It’s a few days after the 2013 NAMM show, and my head is spinning less and less. The blitzkrieg of that event really is hard to describe short of trying to catch a New York subway at rush hour and making your way through the turnstiles with one hundred other hurried campers urging you along from behind…
Regardless, I’m glad I went, because it was a great reminder of just how fortunate we are to be drummers in this day and age. I say this because with each passing year, our access to music technology grows, and we have tools the likes of which I could only dream of as a kid growing up in the 1970’s.
In short, we have access to the world.
Imagine you are a drummer living in the middle of the United States, or perhaps the highlands of Scotland, the outskirts of Dubai, or maybe a small city in China… the fact that you are reading this means the borders are irrelevant. You can go on YouTube and study something about almost any drummer hero you ever imagined. You can go to Spotify and do your homework on virtually any style of music imaginable.
You can enroll in Berkelee’s on-line music study, take lessons from Billy Cobham and have him comment on your video reply, Skype with Daniel Glass to thoroughly learn the history of your instrument, or post your own drumming explorations and light fires in fellow players.
You can refine and perfect your time-keeping with dozens of electronic metronome options for your smart phones or tablets, learn world percussion from Pete Lockett with his website videos and DrumJam app, grasp and explore the secrets of polyrhythms with Wolfram Winkel’s Polyrhythm app.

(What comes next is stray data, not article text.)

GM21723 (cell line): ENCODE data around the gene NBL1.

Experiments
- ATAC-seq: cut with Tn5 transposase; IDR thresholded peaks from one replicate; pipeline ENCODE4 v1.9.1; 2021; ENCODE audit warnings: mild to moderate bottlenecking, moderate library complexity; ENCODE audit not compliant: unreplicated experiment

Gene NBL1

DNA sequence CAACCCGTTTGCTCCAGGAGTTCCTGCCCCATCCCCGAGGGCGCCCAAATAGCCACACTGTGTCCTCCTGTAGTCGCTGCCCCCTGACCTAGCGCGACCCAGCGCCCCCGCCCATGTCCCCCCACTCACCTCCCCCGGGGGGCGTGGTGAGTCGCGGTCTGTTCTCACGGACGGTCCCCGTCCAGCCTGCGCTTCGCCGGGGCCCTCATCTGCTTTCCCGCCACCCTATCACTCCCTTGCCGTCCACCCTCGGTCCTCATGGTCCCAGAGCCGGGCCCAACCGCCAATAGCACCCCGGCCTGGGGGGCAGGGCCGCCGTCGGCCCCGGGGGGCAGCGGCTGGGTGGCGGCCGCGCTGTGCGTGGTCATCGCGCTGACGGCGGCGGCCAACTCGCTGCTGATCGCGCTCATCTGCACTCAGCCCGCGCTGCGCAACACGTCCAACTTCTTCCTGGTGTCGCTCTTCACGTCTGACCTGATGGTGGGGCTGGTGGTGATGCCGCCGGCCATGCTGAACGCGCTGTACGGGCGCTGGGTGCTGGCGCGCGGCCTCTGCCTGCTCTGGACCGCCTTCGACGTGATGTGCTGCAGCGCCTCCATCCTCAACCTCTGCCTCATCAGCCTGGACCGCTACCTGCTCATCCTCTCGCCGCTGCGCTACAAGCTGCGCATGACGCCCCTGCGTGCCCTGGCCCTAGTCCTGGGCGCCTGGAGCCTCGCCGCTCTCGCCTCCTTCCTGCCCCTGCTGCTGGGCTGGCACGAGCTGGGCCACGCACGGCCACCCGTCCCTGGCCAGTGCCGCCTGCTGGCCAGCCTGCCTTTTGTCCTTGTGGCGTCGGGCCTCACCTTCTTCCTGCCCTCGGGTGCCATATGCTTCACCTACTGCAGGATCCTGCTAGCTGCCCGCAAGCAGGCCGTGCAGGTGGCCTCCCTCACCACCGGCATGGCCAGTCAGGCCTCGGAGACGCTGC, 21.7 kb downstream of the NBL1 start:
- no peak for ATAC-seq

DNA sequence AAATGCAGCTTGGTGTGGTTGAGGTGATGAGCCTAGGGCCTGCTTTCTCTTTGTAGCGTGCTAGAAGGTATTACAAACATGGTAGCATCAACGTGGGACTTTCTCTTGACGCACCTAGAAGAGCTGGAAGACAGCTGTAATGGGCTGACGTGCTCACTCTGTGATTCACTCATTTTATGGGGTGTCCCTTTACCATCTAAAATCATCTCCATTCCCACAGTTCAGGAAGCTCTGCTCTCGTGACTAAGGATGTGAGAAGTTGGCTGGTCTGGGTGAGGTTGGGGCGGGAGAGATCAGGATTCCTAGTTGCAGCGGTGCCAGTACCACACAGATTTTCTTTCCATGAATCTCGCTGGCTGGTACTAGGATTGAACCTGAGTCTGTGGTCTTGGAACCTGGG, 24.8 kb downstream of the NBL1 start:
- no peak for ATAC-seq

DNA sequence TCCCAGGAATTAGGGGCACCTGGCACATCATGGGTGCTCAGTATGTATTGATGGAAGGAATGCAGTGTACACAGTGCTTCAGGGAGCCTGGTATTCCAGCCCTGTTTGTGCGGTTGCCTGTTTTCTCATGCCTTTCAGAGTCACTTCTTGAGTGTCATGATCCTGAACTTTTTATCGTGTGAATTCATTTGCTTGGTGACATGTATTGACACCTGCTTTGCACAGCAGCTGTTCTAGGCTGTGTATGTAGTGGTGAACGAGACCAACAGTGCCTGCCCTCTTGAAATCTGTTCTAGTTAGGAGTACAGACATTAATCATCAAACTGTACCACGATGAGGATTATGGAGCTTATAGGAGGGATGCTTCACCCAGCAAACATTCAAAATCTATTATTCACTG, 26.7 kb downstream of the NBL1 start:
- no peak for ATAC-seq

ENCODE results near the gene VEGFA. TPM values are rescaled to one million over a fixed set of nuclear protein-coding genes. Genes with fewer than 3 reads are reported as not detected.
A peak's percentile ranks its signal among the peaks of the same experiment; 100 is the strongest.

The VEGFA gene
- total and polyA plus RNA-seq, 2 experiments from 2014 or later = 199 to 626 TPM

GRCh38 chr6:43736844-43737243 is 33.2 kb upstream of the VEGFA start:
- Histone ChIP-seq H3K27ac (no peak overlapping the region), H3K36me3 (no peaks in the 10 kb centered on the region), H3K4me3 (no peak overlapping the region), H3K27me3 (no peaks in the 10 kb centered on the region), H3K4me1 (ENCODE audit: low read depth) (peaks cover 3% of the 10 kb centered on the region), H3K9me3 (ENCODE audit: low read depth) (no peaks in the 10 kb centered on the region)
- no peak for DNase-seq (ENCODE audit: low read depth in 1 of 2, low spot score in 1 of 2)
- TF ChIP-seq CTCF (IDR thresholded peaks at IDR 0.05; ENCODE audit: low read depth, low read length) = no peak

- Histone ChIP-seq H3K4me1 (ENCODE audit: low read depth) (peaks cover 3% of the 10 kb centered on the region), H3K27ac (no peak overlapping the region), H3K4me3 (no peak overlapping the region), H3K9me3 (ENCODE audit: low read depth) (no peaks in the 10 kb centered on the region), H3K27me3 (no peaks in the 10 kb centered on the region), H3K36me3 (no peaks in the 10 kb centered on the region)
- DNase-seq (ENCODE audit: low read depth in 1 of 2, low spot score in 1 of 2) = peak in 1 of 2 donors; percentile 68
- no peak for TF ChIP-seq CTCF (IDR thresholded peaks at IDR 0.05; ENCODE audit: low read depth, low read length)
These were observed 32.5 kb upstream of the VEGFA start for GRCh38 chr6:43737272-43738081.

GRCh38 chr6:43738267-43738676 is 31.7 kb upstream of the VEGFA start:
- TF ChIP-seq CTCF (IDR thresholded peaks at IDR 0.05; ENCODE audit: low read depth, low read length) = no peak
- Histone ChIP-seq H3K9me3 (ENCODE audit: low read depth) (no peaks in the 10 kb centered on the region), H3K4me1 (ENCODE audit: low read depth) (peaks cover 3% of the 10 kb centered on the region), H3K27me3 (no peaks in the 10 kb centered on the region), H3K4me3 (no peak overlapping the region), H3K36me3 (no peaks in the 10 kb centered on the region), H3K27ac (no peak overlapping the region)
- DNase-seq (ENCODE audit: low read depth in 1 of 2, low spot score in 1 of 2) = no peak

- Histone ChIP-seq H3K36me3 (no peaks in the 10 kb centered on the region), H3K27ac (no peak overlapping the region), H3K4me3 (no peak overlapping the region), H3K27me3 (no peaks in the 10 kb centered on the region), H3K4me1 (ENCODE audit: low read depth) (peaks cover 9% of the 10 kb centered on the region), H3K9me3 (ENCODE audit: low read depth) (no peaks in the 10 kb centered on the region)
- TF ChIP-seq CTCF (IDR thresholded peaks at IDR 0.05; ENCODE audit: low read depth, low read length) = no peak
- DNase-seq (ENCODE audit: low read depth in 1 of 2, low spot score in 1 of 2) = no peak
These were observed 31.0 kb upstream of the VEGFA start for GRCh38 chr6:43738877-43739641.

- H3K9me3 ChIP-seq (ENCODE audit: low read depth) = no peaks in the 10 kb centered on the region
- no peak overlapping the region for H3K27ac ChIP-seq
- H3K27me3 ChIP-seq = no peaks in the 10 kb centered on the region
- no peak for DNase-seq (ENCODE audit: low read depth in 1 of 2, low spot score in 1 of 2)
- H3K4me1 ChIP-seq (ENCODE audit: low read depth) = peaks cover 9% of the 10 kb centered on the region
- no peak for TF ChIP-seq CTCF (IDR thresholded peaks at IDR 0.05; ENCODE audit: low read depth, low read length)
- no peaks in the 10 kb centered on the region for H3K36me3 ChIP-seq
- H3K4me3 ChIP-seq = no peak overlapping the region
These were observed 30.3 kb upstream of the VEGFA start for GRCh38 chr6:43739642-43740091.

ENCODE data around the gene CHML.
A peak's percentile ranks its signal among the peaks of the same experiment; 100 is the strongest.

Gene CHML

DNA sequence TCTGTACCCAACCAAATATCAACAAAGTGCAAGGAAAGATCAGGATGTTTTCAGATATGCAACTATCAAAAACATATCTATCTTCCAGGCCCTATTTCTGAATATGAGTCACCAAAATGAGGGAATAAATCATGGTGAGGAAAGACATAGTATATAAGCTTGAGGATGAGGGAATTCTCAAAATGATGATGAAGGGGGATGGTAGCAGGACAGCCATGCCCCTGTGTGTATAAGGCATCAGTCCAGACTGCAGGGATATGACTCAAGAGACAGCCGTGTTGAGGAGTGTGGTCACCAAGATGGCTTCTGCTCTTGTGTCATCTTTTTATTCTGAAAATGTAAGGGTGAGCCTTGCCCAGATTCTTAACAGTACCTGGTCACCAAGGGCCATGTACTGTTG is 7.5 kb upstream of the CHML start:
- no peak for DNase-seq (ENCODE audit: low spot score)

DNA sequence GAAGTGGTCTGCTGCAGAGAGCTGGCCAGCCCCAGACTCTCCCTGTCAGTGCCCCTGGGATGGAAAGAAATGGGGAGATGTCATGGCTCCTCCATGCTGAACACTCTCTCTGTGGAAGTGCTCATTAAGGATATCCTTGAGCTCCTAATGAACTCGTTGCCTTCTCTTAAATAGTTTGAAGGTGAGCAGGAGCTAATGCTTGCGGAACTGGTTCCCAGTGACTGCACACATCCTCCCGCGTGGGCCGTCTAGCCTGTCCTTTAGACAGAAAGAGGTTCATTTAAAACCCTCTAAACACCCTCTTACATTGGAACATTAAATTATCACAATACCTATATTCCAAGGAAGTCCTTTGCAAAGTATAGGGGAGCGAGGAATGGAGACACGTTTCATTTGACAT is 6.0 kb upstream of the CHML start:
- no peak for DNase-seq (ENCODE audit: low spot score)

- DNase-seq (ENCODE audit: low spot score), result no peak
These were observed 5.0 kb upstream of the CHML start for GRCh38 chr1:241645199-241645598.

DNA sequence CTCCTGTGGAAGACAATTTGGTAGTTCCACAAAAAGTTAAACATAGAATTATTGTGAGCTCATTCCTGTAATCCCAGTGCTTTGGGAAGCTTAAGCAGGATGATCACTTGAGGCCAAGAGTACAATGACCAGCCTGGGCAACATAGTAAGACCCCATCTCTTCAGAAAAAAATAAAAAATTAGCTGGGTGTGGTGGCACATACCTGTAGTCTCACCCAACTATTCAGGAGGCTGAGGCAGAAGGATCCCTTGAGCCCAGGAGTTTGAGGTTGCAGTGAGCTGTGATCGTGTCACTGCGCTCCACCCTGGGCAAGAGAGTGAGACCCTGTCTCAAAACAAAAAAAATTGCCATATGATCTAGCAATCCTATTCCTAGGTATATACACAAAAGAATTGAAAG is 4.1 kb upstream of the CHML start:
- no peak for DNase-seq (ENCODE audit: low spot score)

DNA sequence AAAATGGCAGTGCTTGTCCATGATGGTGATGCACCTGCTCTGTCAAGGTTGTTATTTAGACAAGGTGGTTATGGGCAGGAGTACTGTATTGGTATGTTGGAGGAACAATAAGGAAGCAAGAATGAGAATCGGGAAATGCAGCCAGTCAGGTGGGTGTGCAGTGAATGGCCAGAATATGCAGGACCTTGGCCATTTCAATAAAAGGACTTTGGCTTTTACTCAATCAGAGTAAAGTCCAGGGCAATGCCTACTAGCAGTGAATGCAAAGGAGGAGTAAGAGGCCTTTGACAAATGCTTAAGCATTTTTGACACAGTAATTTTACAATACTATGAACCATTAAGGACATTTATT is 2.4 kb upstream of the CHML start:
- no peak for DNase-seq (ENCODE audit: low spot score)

You can VASTYLY improve your ear for studio drumming with the hundreds of kit options in any number of electronic drum kits, record your own music one note at a time using any instrument imaginable from virtual studio technology, write your own drum books using electronic page layout programs like InDesign and notation software like Finale. You can express any thoughts you have with blogs like this one.
You can communicate with fellow drummers in any number of on-line forums, make contact through MeetUp groups all over the country (and start your own MeetUps as well). You can reach out directly to your drum heroes in many cases, and you can voice your opinions in drumming groups on Facebook. You can create your own free music website with MySpace, and you can reach out to the world through Twitter.
NONE OF THIS existed when I was a kid growing up in the 1970’s.
Every time my blog is read, a post shows up on a world map, showing what country the reader logged in from. I love, absolutely, LOVE, looking at this little map, appreciating the time someone like yourself took out of their day to check out my ink and thoughts on drumming.
I attended my first NAMM show in 1983, the year that MIDI was introduced. Yep, I was there when the digital revolution truly began. I remember smacking the brick-hard Simmons electronic drum pads and thinking, “Holy shit, this is gonna change everything…” The Linn drum machine followed, along with the Oberheim OBX drum machine, and I played both in Texas, thinking the same thing,
Today, I can fire up my iPad, tap out some rhythms, save them for export to Pro Tools, sing into a mic and capture ideas, convert them into sound files, mix it in a coffee shop, and post it within MINUTES. Yeah… everything absolutely changed, and we as drummers can own pieces of the world in almost unfathomable ways.
We now have no limits, nor borders, and no reasons not to turn the rhythmic world on its head with our ideas, opinions and explorations. We can create a temporal blitzkrieg anywhere we want, any time we want.
And the best part? We can make our own good fortune, no longer having to wait for anyone or anything else to shape it for us.
Good fortune, indeed.